This ambitious low budget horror film was a truly entertaining watch, with its unique visual ideas that were quite well executed while others were not. This film had one of the most strange openings, that involved a toy tank destroying a car with a family inside, with the film showing the back and forth of seeing a toy tank to the tank becoming life size and with no context on why or how this is happening, it will keep audiences intrigued to see how this ties into the overall plot. Along with the toy tank, the film also has other toys come to life, that were visually quite well executed, such as the film showing the contrast between a toy of a knight on a horse reflecting in the shadow on the wall behind it to seeing the same knight on a horse brought to life and having their shadow reflect the image of the killing of its victim. One of the killings that wasn’t executed visually as well as some of the others, was where a creepy doll is about to murder a couple but the scene comes off more laughable that creepy, as it looks as though someone was just shaking the doll in front of the camera and edited to look as though it had killed their victim. The most visually striking scenes were those with the satanic cult, as due to the creepy imagery that is shown describing horrific events and the red lighting that helps set up a more gothic feel, it causes those scenes to stand out, as it visually looks as though it’s not in the same contemporary setting, as the rest of the movie with our main protagonists. The character of the cult leader (Strother Martin) stood out from the rest of the cast, as the actor Strother Martin, who is mainly known as a character actor, looked as though he had the most fun with his role, as he had brought much needed life into the film. Other than the character of the cult leader (Strother Martin) giving a more of a memorable performance, there is a sense of disconnect for our other characters such as our main protagonists Ben (Charles Bateman) and Nicky (Ahna Capri), as they don’t really get much to do, other than having a sweet family dynamic and it’s the same with the characters of the sheriff (L.Q. Jones) and the local priest (Charles Robinson), as it felt as though they were all doomed from the start.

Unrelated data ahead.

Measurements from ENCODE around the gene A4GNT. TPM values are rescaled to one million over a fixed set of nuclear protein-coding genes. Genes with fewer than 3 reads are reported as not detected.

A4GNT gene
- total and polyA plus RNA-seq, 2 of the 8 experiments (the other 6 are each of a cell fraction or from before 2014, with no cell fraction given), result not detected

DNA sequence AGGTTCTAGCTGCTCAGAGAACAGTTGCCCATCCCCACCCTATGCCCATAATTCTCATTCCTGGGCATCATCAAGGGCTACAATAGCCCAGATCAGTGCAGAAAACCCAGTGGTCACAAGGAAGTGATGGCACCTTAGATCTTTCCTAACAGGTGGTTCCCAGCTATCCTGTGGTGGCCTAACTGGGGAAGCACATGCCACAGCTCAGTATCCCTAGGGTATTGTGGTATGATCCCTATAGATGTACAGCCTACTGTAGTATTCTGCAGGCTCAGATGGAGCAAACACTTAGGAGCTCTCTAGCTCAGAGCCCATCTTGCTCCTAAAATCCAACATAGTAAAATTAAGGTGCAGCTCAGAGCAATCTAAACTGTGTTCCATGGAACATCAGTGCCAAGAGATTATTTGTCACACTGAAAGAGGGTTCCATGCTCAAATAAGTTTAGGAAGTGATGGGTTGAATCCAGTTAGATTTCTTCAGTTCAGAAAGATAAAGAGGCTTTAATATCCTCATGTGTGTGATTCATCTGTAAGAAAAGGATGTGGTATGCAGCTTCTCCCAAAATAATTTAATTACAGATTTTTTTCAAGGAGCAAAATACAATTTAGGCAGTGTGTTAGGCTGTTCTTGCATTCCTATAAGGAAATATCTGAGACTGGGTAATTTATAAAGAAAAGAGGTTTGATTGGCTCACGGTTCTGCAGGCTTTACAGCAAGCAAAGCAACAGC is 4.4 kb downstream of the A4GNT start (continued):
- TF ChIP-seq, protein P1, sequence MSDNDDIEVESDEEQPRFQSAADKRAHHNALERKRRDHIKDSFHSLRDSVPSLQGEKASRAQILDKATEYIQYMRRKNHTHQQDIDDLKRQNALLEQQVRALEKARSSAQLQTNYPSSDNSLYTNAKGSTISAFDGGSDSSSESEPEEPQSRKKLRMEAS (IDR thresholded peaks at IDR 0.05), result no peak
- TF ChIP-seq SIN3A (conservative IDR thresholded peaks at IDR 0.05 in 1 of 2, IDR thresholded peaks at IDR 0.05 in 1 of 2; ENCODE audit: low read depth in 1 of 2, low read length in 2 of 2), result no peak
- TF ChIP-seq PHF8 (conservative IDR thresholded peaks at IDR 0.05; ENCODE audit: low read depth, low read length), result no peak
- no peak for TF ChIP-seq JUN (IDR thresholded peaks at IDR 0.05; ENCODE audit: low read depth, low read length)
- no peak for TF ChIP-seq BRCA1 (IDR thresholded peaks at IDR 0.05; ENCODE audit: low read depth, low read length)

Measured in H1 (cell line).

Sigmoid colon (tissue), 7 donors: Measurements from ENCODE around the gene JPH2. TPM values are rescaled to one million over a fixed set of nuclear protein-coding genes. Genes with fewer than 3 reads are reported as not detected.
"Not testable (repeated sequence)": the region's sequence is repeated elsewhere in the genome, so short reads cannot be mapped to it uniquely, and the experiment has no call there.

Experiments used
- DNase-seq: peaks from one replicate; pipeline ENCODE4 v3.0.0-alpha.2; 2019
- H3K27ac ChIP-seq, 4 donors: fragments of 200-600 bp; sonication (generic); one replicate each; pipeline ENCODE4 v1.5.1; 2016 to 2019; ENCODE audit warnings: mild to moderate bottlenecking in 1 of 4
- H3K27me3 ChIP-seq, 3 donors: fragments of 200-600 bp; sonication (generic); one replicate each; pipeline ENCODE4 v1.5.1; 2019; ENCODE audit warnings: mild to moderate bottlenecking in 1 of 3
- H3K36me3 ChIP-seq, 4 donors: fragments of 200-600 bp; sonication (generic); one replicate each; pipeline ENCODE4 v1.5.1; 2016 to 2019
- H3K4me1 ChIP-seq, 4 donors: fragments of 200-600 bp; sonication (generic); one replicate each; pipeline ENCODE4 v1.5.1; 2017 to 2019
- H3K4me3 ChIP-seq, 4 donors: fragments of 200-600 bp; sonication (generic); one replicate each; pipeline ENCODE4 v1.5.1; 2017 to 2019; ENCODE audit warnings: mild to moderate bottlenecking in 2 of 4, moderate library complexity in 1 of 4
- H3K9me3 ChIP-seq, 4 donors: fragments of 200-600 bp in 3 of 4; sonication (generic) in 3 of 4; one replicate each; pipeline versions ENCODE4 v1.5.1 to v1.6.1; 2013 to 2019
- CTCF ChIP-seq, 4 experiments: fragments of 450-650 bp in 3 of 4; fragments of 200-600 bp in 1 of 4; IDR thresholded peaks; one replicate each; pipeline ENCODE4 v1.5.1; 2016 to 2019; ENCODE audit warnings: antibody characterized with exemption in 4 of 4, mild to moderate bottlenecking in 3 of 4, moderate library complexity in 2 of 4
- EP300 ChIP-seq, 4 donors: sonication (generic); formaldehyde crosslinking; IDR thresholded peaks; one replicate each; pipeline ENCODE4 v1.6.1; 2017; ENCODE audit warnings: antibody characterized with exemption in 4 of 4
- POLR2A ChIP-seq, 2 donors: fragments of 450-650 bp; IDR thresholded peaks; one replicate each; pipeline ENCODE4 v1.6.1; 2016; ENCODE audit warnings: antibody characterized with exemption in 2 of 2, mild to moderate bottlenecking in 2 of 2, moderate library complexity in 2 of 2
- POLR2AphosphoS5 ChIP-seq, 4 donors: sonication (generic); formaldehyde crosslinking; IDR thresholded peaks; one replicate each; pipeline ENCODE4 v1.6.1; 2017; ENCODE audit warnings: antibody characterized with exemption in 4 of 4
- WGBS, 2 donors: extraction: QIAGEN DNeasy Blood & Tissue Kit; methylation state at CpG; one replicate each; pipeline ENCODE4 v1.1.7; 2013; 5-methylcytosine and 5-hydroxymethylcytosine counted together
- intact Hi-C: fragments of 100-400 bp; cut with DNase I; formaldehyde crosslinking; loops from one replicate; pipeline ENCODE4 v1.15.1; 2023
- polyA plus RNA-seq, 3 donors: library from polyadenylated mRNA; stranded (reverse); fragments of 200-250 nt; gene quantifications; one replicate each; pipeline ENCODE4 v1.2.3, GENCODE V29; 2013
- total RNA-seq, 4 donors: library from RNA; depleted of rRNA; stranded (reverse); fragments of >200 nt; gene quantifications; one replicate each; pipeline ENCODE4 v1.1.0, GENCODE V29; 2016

I highly recommend watching ‘The Brotherhood of Satan’ (1971), as I guarantee you will be surprised by how quite ambitious the film tries to be, as despite it being low budget, the filmmakers tried to make something unique, which is evident especially in it’s opening scene and even though the film doesn’t always perfectly execute all their visual ideas, it will leave audiences with chills from the film’s fiery satanic bloody ceremony to the eyes of those staring back in its dark unsettling end.

‘The Brotherhood of Satan’ (1971) is a mix between the horror film ‘Children of the Corn’ meets ‘Rosemary’s Baby’ , as the children in this film are used as pawns by something satanic and the film also indicates towards a sickening reason behind those involved in the satanic cult. ‘The Brotherhood of Satan’ (1971) is directed by Bernard McEveety, who famously directed Jodie Foster’s first film Disney’s ‘Napoleon and Samantha’ in 1972.

Special thanks to Vertigo Releasing, who has announced that ‘The Brotherhood of Satan’ (1971) will be available on Blu ray with a broad range of special features including new audio commentary and much more, to be released on the 30th of August 2021.

Overall: 7/10